Thursday, April 30, 2015

The Long Road

[Preface: this is a combination story that describes our numerous road trips to Hiroshima and back to visit the Rising Sofubo™ (meaning grandparents, i.e. Naomi’s folks). The fecal explosion© episode happened three years ago, but it is still fresh in my memory.] 

January 2012
Just back from a trip to Hiroshima. Usually the return to Yokohama is an 800+ kilometer espresso-fueled crazy overnight drive for yours truly. Having read The Electric Kool-Aid Acid Test in my youth, I reckon I have a bit of organic gonzo because of my self-professed endurance during abilities. Nonetheless, driving non-stop overnight avoids the 30 km-long traffic jams which choke the Tokyo area highways during Japan’s vacation periods. I grew up contending with long distances between cities in Canada. Road trips were a fixture in my teens and twenties. I thought: 800 clicks—psshaw!

Naomi’s parents are always concerned about my night driving proclivities. They convinced me once to try driving during the day “for safety”, especially because it was wintertime. So, I caved one time, and we left Hiroshima about mid-day. A colossal mistake. 

The first couple of hundred clicks went by quickly and easily. Driving between Hiroshima and Kobe was a snap. Once we reached Kobe, though, the population density inexorably constricted the expressway with more traffic and we were snagged in a jam at Nichinomiya (around the 1700 rush hour) which quickly became bumper-to-bumper.
After Osaka it's just a crapshoot

Between Kobe and Nagoya we entered the Maddeningly Slow Zone that sucked up my enthusiasm for driving and many hours.

Plus, Naomi and the Rising Daughters were awake in the car the whole time, meaning I could never listen to any music I like.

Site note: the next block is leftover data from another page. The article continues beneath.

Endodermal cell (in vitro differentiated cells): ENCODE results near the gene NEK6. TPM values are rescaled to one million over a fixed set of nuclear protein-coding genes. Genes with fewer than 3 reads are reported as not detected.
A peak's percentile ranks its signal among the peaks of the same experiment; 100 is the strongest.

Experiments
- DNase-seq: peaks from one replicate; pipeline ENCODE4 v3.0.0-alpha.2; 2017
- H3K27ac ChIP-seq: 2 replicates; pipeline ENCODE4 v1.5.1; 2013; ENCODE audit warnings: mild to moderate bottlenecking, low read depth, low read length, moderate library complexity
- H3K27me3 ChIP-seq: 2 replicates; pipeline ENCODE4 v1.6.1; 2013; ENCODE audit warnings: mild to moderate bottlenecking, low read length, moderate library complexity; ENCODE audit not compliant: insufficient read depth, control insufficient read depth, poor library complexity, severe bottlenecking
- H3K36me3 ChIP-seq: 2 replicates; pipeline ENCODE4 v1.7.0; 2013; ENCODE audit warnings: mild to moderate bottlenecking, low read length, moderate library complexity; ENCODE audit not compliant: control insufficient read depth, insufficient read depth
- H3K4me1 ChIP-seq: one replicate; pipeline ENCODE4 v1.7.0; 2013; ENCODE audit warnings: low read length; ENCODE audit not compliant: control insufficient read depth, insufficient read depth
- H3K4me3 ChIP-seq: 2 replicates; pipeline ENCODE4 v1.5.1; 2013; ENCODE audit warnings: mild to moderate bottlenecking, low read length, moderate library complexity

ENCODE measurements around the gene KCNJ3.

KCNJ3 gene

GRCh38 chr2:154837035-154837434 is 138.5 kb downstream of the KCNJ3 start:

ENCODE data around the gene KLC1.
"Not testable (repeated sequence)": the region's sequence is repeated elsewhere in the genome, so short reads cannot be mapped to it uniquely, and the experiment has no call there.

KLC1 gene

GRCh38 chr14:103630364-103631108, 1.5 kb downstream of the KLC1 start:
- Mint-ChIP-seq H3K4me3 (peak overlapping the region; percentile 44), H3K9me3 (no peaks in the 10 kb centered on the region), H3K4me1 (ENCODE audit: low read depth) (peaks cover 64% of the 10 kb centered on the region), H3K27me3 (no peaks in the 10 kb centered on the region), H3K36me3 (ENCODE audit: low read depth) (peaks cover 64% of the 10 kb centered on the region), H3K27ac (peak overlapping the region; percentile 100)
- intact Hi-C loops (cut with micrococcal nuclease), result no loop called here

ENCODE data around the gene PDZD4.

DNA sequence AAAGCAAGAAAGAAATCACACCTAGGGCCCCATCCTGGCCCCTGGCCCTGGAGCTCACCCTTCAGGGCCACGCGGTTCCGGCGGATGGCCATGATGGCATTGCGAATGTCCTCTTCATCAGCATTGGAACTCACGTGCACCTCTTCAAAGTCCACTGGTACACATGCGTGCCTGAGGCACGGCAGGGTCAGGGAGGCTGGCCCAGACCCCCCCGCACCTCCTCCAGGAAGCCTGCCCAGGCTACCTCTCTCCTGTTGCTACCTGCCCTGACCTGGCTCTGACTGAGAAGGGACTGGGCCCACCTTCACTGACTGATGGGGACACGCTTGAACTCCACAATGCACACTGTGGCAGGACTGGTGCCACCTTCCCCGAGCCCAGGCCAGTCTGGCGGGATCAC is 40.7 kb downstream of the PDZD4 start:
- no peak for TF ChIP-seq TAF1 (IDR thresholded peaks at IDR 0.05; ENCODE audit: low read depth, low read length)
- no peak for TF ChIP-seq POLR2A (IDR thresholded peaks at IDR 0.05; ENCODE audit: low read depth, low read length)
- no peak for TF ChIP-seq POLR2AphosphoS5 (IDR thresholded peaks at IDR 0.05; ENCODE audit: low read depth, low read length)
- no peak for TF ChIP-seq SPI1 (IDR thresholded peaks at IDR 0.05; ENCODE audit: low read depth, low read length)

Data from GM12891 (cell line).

SpongeBob DVDs save the day & night
So, to sum up:
“Snared by Kobe; feeling harassed by Osaka; despondent/without hope by Nagoya”
- Motorcyclists passing us on the side and in between the middle lanes dressed in snowsuits
As we came down out of the mountains, some notes I took:
- Marina’s constipation mysteriously ends during our trip back. She triumphantly announces: “I got poo-poo,” and she did. I found out later that two doses of laxative the day before, administered to relive her six days of constipation, finally hit pay dirt. Trapped in the traffic more than 20 kilometers from the next service area/rest stop, and she delivered a diaper full of runny ka-ka that had already leaked into her baby seat and all through her clothes. Nasty stuff. We were all trapped in a moving biohazard until we reached the Valhalla of rest areas to clean up, reload, and relaunch for home.
Lies, damned lies, and highway traffic estimates
- 15 minutes to travel 2 kms at one point near Yokkaichi. Stuck for an hour nearly going nowhere.

- Where do these jams come from? No off ramps or merges with another highway…arggh.

- Bizarrely festive air to the frenzy of relieving bladders and bowels, buying crap food, and jostling for parking spots at the ubiquitous service areas which are still packed at midnight with bleary-eyed drivers seeking caffeine for the next leg of the journey.

Solo Trip Home (March 2013)
Instead of being stopped dead in a three-hour traffic jam near Nagoya amid the infamous “U-turn” rush, I breezed through it all, and solo to boot. Only slight lane weaving on the expressway due to fatigue, and virtually no Mad Max truckers. Although I believe I saw one tattoo-faced fellow lean out of his truck cab point his arm-mounted crossbow at me before speeding away.
The pinnacle of driving in Japan: cherry trees and Mt. Fuji!
Terrific shots of Mt. Fuji which I could take because the Voice of Reason was not in the passenger seat beside me.